Are you determined to complete your estate planning this year? If so, you may find the following general information on how the estate planning process works helpful:
First, you need to gather together your information. This includes all of your financial information, and a brief family history — your parents, siblings, and children.
You also need to list your real estate, including your home, your bank accounts, retirement accounts, including retirement accounts you have at work, and life insurance, both individually and through work.
Second, you need to sketch out your wishes for your estate plan. Are your children (or other beneficiaries) going to each receive equal shares of your estate? Or will a child who needs more receive more? Will a child who sacrificed to care for you be given a larger share to compensate for their sacrifices?
Will a close friend receive a gift of a specific dollar amount and the children then receive percentage shares? Will the children, if they are grown, receive specific dollar amounts, and the balance be given to one or more charities?
If a child dies before you, will their spouse (your in-law) be included in the estate plan? What about if your child does not have children? Or will in-laws be excluded under all circumstances?
If your children are grown and self-supporting, is some of your money better spent helping out society at large through charitable gifts?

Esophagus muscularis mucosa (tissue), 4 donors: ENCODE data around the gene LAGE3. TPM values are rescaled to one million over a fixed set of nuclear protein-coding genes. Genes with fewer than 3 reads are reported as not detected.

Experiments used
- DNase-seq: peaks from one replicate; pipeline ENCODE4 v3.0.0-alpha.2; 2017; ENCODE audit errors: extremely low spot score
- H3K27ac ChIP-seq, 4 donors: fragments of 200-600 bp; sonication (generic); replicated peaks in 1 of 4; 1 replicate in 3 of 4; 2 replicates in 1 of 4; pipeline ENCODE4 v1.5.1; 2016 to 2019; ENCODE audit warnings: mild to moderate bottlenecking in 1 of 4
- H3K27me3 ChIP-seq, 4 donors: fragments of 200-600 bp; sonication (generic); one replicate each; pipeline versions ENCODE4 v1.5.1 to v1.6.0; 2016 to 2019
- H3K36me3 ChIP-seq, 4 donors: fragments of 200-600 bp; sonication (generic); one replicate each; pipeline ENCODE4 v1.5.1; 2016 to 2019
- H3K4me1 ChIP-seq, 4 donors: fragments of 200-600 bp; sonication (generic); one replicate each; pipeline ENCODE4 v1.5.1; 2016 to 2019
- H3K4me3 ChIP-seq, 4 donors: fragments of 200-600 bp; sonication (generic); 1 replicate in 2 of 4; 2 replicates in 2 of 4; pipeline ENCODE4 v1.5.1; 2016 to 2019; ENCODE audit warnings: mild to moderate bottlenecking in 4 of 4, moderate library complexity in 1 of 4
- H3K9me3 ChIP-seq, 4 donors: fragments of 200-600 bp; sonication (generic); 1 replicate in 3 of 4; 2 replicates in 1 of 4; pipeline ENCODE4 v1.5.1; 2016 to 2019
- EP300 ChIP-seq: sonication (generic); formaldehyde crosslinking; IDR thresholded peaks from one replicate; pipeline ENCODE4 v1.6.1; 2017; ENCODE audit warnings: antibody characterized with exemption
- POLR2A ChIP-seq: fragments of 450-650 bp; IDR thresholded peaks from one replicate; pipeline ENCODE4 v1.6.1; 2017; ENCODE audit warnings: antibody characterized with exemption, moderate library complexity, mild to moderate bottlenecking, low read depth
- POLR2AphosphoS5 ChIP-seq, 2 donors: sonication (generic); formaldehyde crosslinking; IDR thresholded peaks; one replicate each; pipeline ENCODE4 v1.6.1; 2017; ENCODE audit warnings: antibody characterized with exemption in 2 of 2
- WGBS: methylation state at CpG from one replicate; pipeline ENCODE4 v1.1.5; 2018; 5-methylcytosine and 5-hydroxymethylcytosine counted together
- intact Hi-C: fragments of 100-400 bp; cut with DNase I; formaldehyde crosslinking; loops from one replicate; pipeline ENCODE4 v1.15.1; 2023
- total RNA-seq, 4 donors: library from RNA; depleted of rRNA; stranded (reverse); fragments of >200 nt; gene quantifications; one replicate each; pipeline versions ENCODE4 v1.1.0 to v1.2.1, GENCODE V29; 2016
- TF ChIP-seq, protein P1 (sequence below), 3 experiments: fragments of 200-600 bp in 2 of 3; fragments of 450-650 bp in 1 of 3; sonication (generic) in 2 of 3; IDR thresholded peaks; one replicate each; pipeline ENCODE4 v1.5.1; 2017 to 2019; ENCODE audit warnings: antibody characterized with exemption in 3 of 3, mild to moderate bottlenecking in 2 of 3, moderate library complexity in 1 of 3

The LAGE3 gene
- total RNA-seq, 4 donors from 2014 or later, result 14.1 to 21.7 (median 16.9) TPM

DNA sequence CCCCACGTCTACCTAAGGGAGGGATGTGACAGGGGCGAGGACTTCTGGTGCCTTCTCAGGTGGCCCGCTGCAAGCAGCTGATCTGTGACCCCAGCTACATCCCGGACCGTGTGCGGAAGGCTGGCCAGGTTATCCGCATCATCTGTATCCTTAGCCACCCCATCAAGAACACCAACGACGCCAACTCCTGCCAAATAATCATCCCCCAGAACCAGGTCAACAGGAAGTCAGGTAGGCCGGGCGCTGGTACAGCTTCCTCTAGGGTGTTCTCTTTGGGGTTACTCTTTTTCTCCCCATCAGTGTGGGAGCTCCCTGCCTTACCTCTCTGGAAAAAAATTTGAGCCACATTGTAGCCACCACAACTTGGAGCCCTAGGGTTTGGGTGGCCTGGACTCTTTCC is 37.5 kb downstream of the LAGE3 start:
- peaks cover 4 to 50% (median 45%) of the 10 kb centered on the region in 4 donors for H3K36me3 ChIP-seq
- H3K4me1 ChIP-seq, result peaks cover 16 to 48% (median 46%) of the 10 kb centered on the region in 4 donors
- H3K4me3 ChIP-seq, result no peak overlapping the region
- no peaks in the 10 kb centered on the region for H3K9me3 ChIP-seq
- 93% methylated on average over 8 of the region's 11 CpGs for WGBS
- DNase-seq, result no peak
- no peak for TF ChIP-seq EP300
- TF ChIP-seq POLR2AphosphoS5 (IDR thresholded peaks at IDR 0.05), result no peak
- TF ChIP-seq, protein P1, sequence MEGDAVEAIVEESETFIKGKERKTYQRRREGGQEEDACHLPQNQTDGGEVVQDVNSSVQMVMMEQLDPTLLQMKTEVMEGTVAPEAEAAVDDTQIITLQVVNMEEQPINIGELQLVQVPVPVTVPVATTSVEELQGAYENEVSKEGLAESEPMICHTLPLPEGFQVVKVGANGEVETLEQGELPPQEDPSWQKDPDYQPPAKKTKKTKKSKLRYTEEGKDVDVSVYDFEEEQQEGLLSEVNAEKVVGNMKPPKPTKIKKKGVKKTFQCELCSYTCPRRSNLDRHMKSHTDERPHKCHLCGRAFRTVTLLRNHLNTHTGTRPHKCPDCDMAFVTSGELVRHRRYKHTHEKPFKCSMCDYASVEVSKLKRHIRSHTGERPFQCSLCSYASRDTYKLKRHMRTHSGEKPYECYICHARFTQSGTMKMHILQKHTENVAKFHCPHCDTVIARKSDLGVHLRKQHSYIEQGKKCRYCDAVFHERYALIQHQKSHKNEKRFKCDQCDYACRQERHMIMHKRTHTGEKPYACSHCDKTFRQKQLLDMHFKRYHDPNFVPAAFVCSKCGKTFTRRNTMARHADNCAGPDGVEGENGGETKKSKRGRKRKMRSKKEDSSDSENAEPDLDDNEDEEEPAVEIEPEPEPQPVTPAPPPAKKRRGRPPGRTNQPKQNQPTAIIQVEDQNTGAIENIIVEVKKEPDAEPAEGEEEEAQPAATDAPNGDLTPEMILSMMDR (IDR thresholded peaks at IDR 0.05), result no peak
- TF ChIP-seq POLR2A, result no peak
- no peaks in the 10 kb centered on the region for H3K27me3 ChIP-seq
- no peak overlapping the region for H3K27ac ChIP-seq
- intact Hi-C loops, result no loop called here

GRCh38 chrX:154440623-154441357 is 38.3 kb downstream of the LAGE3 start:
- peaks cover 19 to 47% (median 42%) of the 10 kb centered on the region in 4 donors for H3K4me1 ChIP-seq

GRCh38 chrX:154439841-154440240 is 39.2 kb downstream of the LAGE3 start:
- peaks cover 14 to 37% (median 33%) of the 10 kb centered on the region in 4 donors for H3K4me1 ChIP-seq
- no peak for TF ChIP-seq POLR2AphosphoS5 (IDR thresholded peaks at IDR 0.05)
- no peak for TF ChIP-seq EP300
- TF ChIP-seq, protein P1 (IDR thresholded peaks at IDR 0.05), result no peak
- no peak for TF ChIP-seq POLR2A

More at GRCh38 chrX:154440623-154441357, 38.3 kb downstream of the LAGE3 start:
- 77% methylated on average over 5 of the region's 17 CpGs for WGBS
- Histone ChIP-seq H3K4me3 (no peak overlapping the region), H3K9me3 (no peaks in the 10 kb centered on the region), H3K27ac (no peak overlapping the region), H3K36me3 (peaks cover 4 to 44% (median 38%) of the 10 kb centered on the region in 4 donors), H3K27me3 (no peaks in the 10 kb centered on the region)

Should you consider gifts to your children in trust? Letting your children inherit in trust, rather than outright, has tremendous benefits, even if it sounds complex. Your children can still manage their own inheritance, just with the significant benefits of a trust. Virtually every wealthy family gives their wealth to their children in trust.
Third, you need to decide who will enforce your plan as executor, trustee or agent. Other than deciding to create an estate plan, this is your most important choice. Not only will these people enforce your wishes after you are gone, but also they will also take care of you, invest your money, and pay your bills while you are alive and unable to do these things yourself.
The Flanigan Law Group provides Southern California residents with personal attention for estate planning, administration and litigation legal services. When disputes between families, arise, they are very successful in resolving legal estate issues quickly and efficiently while preserving financial and emotional resources. Contact the Flanigan Law Group at 949-450-0041.